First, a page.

"Expanding on her path-breaking studies of the antebellum Appalachian South, this newest book by Wilma A. Dunaway examines the varying work and family patterns of the region' poor whites, Native American, and black women. aboton extensive research in numerous primary and secondary sources, her analysis of the factors leading to these patterns of behavior provides considerable new and important information about the people in a location which has not previously been studied in such detail, but also makes for quite interesting comparisons with those in other areas of the South." -Stanley L. Engerman, University of Rochester
"In this lucid and informative contribution to the histories of the Antebellum Mountain South, Dunaway opens a window on the everyday and ongoing practices of women's lives among poor, racially and ethnically diverse peoples of Appalachia. Focused and detailed in the idiom of historical capitalism, Dunaway offers a conceptually robust account that unsettles the "separate spheres" and 'cult of domesticity' assumed to characterize gender relations in the period 1700-1860. In her account, she reveals the complex and diverse expressions of patriarchy-at once a luxury offered by familial protection among middle class families, and an encumbrance fostered by the public regulation and slaveholder disruption of poor female headed households. Dunaway leaves no one safe behind the excuse that they didn't know about women's centrality to family reproduction, livelihood strategies, and market participation. A must read for anyone seeking to understand the synergies among laboring relations and capacities, family formations, and women as agents of their lives and of southern history." -Shelley Feldman, Cornell University and Binghamton University
"Wilma Dunaway presents a path-breaking theoretically and empirically grounded analysis of the diversity among women in the antebellum Mountain South that challenges the patriarchal, racist, and classist mythology and ideology found in scholarship and popular culture. She centers this powerful and compelling book around women, work and family, illuminating the racial and ethnic cleavages, and class contradictions among these women, and making visible working class women, including those of European, Indigenous, and African descent. Dunaway meticulously documents the deep difference and division in the daily experiences of women - in their work and family lives and struggles, and of the complexity and richness of the Southern and especially Appalachian reality in U.S. history. This work is a critically important contribution to feminist and gender/race/class analysis, and to American and Southern studies in the context of global capitalism and imperialism." -Walda Katz-Fishman, Howard University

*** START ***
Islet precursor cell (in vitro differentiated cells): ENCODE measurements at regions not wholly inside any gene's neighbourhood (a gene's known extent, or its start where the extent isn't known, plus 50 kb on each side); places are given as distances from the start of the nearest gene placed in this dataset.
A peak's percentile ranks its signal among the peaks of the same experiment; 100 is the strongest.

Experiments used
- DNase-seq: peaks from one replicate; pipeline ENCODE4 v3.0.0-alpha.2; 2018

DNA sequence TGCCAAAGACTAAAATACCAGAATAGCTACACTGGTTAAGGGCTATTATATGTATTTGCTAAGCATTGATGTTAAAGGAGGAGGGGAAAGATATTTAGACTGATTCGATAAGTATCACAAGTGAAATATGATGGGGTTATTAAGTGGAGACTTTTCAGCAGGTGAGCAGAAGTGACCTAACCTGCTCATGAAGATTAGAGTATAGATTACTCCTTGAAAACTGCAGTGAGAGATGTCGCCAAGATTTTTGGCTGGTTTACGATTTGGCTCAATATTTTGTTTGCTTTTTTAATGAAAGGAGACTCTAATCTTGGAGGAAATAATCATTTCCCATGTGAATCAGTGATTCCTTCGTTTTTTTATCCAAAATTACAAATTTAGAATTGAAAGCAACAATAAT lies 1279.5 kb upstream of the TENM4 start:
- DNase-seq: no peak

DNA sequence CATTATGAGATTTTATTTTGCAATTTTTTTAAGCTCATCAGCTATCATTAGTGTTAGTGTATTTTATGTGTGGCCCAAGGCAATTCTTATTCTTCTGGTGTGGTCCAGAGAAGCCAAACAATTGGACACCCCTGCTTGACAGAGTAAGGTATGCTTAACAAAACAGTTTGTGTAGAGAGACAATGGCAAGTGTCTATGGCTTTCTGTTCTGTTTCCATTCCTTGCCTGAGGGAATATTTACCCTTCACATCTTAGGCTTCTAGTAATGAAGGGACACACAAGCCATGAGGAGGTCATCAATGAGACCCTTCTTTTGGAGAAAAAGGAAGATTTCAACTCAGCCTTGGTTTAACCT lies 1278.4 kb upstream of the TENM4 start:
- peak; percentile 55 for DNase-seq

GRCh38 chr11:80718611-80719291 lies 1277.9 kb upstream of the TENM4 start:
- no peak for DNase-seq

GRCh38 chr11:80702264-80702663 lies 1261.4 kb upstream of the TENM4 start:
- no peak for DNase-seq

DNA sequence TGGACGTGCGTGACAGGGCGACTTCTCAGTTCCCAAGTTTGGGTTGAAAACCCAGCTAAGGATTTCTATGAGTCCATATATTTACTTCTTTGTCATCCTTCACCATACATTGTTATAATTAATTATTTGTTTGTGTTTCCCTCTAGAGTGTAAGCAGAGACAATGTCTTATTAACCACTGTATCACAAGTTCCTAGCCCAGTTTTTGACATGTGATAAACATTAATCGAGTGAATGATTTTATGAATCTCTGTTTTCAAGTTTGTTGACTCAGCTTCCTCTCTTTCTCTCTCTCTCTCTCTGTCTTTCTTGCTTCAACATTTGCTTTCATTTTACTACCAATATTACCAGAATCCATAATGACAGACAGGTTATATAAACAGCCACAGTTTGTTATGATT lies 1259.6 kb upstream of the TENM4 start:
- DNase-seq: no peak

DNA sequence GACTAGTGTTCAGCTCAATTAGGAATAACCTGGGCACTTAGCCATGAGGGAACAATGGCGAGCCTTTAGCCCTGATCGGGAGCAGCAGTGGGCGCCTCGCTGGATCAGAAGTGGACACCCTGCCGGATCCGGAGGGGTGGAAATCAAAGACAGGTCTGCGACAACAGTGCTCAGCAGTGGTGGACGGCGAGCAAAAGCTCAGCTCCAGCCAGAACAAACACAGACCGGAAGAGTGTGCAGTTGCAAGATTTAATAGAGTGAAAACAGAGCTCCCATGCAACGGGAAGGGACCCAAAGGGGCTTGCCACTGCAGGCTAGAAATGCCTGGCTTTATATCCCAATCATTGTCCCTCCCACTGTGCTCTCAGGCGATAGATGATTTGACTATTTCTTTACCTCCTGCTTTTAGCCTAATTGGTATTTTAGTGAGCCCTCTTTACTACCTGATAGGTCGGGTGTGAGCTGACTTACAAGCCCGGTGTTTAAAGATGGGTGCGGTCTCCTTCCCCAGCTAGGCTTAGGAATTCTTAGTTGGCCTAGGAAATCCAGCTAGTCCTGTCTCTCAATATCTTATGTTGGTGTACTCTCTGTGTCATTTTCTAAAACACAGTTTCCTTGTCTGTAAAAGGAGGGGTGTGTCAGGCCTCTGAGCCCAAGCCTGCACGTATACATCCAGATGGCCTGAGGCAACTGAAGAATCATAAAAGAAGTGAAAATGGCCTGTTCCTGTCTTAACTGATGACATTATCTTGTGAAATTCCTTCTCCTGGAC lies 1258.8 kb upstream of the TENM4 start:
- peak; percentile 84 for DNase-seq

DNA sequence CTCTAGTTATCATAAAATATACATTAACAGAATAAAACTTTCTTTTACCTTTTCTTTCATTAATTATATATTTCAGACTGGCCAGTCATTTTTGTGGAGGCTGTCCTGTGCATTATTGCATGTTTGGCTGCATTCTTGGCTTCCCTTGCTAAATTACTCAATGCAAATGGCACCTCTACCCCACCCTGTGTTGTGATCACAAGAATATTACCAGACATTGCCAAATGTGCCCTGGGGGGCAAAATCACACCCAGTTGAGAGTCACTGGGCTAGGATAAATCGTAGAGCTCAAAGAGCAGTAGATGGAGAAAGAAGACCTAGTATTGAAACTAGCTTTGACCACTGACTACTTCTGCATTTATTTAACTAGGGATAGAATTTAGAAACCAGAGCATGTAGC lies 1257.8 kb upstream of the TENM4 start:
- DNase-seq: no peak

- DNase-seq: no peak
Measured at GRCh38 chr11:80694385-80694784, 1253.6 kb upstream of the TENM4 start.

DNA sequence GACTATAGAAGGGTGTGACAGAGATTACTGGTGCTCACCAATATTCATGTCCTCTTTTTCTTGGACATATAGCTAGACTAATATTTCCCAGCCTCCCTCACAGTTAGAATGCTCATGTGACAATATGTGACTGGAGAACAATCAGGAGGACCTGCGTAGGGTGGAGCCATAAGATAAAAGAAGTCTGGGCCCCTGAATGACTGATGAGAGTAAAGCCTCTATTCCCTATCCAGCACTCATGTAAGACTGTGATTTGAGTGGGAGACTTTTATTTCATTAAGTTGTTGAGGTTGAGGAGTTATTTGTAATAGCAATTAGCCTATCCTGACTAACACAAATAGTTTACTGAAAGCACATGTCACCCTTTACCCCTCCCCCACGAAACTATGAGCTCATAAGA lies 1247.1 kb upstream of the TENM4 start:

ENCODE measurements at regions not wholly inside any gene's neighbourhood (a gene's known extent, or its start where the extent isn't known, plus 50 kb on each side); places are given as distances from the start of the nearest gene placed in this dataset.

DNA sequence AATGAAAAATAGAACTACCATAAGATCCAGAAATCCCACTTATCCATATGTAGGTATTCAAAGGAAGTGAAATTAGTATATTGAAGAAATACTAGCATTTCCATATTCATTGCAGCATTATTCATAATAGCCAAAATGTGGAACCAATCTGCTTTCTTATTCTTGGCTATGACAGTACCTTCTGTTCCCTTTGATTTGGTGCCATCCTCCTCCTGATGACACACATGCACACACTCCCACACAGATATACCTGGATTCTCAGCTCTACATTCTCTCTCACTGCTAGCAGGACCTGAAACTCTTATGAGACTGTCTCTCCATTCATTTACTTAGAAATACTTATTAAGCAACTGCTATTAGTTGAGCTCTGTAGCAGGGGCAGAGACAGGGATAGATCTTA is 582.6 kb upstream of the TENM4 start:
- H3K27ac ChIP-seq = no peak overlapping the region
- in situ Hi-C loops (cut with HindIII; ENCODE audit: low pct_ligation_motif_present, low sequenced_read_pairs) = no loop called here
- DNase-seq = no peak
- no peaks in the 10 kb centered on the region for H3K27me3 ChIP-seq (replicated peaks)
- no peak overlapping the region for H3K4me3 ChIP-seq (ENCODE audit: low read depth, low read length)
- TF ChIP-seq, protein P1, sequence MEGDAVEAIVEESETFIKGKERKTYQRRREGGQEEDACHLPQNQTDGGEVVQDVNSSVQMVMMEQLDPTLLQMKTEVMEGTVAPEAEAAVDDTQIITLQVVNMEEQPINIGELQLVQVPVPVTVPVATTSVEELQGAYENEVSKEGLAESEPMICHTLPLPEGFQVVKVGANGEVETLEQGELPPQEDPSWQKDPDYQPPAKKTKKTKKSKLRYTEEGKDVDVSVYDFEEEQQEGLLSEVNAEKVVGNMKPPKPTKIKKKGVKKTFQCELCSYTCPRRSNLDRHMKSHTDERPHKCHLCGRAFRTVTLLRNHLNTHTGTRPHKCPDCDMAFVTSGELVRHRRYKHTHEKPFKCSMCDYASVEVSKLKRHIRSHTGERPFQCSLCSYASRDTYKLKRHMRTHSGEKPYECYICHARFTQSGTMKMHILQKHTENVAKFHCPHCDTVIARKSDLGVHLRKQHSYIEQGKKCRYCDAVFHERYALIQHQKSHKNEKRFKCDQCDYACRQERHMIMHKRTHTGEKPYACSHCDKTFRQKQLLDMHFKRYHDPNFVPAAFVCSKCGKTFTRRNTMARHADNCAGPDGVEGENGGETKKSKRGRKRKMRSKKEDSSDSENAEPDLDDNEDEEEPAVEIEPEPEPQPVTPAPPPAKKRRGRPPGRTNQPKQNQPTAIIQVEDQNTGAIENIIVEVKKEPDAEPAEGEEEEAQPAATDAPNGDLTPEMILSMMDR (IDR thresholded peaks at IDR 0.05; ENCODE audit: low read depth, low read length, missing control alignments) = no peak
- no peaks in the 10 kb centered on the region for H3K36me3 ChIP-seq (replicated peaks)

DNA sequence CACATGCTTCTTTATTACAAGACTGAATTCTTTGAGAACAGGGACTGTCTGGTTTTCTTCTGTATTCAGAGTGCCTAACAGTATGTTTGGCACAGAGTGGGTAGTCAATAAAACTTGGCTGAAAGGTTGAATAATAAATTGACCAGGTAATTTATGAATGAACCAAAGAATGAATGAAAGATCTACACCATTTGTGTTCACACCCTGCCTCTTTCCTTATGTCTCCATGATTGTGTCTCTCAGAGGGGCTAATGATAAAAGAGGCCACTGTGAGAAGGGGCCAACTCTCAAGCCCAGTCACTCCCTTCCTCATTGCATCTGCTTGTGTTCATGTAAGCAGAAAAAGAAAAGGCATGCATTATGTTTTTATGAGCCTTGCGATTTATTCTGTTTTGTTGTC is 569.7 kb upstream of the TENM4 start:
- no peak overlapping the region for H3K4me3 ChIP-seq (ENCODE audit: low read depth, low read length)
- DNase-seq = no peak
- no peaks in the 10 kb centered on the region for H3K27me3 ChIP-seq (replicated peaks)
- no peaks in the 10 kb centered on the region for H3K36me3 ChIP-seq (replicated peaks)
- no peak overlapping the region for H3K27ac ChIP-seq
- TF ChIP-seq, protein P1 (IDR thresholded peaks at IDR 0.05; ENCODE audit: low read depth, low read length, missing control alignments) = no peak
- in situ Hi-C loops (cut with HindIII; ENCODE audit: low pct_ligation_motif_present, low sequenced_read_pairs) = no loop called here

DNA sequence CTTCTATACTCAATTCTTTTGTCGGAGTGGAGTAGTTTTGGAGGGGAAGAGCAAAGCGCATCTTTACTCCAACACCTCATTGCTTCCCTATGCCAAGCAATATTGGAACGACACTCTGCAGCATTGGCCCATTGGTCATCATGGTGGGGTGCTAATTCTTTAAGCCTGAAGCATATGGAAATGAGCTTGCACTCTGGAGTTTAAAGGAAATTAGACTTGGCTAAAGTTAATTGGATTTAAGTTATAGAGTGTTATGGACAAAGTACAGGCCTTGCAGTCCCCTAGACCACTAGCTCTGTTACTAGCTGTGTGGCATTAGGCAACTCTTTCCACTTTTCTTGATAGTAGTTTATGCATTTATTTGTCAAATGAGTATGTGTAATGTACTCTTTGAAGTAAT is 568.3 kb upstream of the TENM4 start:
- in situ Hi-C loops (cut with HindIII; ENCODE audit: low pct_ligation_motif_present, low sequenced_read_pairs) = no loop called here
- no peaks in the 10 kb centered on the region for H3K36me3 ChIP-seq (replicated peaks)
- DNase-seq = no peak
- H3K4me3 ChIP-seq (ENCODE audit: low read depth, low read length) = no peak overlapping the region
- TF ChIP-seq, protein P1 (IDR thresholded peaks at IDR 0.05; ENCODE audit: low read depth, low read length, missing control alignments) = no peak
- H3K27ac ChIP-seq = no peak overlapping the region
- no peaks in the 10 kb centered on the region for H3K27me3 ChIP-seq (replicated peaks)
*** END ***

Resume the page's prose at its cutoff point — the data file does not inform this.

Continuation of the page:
"One by one, as her books appear, Wilma Dunaway breaks new ground. Women, Work, and Family in the Anbellum Mountain South is empirically rich, as one has come to expect from Dunaway. But here the wealth of data, the care of scholarship, and the challenge to traditional thinking are so meticulously combined as to put the reader in the challenging, almost awkward, position of having to rethink all that was known, or thought to have been known, about women in the antebellum South. This book ranks with Drew Gilpin Faust's Mothers of Invention." --Charles Lemert, The John C. Andrus Professor of Sociology, Wesleyan University.
"Dunaway investigates the multi-ethnic majority of females who resided between 1700 and 1860 in the Appalachian Mountains from West Virginia south to Alabama and Virginia and the Carolinas east to Kentucky and Tennessee." -Reference & Research Book News
"...a well-crafted study that will no doubt offer a starting point for many other scholars who wish to consider issues of gender within a specific region, especially the antebellum South." -Deborah L. Bauer, H-Women